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We enjoyed the tenderness of our meeting
for a time in silence; but presently I
told her my planhow that it was impossible
for her to accompany me to Orenberg,
where starvation was playing terrible
ravages;—how I had arranged that Savéliitch
should conduct her to my father's house.
Remembering my father's letter, she
hesitated; but, at length, my arguments
prevailed. In an hour my safe-conduct
arrived.

We followed in a few hours, travelling in
an old carriage that had belonged to Marie's
father, Palachka being in attendance upon
Marie. A little after nightfall we arrived
at a small town which we believed to be in the
possession of the rebels; but, on giving
Pougatcheffs pass-word to the sentinels, we were
instantly surrounded by Russian soldiers, and
I was hurried off to prison. I demanded an
interview with the commanding officer; but
this was refused; and I was told the major
had ordered Marie to be taken to him. Blind
with fury, I rushed past the sentinels direct
into the major's room, where I found him
gambling with his officers. In a moment I
recognised him,—as the commander
Lowrine, who had lightened my purse at
Simbirsk.

He received me with a hearty greeting,
and began to rally me about my travelling
companion; but my explanations quieted
his raillery, and he went to make his
excuses to Marie for his rude message, and to
provide her with the best lodging the town
afforded. I supped with Lowrine that night,
and agreed to do my duty, by joining his troop
at once, and sending my betrothed on to
Simbirsk, under the care of Savéliitch. Savéliitch
had many objections, but I overpowered them;
and Marie shed many tears, but I kissed them
away before we parted.

The vigorous operations of the following
spring brought many reverses to Pougatcheff;
at last he was taken. I jumped for joy. I
should clasp my beloved Marie once more in
my arms. Lowrine laughed at my extravagant
delight.

I was about to depart for my father's house
when Lowrine entered my room, and showed
me an order for my arrest, and safe conveyance
to Kazan, to give evidence against
Pougatcheff. This drove me nearly mad with
disappointment. There was no evasion to be
thought of, and I was escorted on my way to
Kazan, between two hussars with drawn
swords. I found this place almost in ashes.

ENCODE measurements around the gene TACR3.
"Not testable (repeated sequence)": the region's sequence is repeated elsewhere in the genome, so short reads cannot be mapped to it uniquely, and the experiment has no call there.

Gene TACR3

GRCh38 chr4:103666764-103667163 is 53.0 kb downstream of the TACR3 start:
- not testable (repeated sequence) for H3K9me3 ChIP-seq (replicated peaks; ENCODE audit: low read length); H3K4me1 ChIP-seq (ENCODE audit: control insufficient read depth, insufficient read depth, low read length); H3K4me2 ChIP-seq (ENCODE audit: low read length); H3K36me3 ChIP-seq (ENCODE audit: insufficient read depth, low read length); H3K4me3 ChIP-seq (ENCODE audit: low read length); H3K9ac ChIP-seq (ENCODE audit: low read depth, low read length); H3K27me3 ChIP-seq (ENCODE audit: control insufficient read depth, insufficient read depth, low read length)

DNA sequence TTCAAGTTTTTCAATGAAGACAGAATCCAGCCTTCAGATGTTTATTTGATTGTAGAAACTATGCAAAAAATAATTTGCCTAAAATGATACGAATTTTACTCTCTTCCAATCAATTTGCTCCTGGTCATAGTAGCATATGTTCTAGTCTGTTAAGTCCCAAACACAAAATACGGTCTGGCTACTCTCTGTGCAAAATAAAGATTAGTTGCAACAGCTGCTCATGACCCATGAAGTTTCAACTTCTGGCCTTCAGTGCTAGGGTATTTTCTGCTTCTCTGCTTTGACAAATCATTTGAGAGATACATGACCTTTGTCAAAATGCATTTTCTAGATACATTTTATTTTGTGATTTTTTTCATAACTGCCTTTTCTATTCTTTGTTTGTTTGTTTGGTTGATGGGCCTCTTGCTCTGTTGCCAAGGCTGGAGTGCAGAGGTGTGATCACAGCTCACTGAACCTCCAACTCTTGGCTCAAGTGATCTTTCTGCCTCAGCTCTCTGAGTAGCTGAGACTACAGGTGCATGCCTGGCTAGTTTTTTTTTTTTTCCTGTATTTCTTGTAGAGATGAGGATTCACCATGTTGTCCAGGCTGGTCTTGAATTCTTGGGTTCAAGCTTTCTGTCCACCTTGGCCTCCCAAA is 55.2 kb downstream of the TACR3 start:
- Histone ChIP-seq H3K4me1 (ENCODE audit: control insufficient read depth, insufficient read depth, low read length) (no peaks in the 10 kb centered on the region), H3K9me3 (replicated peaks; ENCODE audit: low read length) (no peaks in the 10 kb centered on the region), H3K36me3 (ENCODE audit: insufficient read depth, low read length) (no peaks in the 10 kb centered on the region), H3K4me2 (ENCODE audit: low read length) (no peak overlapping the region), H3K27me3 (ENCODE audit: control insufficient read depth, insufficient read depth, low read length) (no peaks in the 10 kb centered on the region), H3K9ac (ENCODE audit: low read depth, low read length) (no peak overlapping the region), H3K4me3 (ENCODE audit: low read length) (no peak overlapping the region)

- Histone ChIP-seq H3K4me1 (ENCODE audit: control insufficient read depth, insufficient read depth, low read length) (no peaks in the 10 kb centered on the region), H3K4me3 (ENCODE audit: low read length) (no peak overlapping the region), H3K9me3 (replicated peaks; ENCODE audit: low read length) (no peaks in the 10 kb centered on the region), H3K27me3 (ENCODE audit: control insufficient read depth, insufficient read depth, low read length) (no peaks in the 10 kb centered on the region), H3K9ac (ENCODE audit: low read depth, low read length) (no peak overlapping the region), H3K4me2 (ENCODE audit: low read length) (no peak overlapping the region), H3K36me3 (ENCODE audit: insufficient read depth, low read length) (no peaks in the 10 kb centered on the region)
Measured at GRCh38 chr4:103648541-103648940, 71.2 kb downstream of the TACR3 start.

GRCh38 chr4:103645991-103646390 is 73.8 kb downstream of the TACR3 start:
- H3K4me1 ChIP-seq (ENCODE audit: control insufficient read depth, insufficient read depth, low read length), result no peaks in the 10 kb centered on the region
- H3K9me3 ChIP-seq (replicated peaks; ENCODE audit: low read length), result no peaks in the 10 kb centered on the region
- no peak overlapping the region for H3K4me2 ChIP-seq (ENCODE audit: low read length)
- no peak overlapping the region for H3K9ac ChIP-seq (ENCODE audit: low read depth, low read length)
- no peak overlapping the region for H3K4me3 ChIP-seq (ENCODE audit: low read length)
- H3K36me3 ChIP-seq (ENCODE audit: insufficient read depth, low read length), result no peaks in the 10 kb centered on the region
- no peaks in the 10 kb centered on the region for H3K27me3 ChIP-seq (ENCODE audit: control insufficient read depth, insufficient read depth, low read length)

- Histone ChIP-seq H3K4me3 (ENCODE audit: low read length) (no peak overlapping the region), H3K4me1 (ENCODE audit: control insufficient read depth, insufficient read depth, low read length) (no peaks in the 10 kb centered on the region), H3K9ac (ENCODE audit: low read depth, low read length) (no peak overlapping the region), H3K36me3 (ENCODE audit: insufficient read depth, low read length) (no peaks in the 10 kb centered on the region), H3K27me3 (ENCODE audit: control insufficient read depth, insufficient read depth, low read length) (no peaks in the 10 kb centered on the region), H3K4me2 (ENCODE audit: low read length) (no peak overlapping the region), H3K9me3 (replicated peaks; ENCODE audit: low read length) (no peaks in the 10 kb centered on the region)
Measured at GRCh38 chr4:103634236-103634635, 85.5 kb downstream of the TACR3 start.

Here I was at once placed in irons, and
locked up in a wretched cell. But my
conscience was tranquil, for I had resolved to
tell the simple truth about my transactions
with Pougatcheff.

On the day after my arrival I appeared
before the council. In reply to the
questions of my judgeswho were evidently
prejudiced against meI told every fact as it
had occurred, until I came to Marie, when
I suddenly thought that to name her would
be to ruin her. I hesitated and was silent.
I was then confronted with another prisoner
Chvabrine! He lied my life away; swore
that I had been a spy in the service of
Pougatcheff, and we were both conducted
back to prison.

Meantime, my father had received Marie
kindly, and both my parents soon loved her.
She explained to them the innocence of my
connexion with the rebel chief, and they laughed
at my adventures; until one day they received a
letter from their relation, Prince Banojik,
telling them that I had been convicted;
but that, through his interference, my punishment
was commuted to perpetual exile in
Siberia.

My parents were stricken with grief, and
Marie, with the soul of a heroine, started with
Palachka and the faithful Savéliitch for St.
Petersburg. She heard that the Court was
at the summer palace of Tzarskoié-Selo; and,
with the assistance of the wife of a tradesman
who served the Empress, gained access
to the Palace gardens. Here she met a
very agreeable lady, to whom she told her
story, mentioning how I suffered because
I would not even divulge her own name to
exculpate myself. This lady listened
attentively, and then promised to take care that
the petition on my behalf should be
presented to the Empress. A few hours
afterwards, Marie was summoned before the
Empress herself, in whom she recognised the
lady she had met in the garden, and I
received my pardon; the Empress being
convinced that I was innocent.
Shortly afterwards, we were married.*
* This story forms the substance of the most popular
prose fiction of the Russian poet Pouschkin, who died
in eighteen hundred and thirty-nine. He was
historiographer to the Emperor Nicholas.

P.N.C.C.

THE thing which drove me from my late
purchase of Longfield Hall in Cumberland
after nine months' trial,—back to town, has
been a dead secret, until this present writing.
My friends have found a mine of reasons to
explain the circumstance: either the county
families refused to visit us; or our income
was not more than enough to maintain our
lodge-keeper; or my eldest daughter had
made love to the surgeon's young man
at Nettleton; or I could not get on without
my billiards and my five to two at whist;
or I had been horse-whipped by Lord
Wapshaw for riding over his hounds. There
was more behind the curtain than people
thought; and a thousand other good-natured
explanations.

The actual facts are these: We arrived in
Cumberland at the close of last autumn, and
were as happy for some months as the days
were longand the days were very long
indeed; everybody was kind and hospitable

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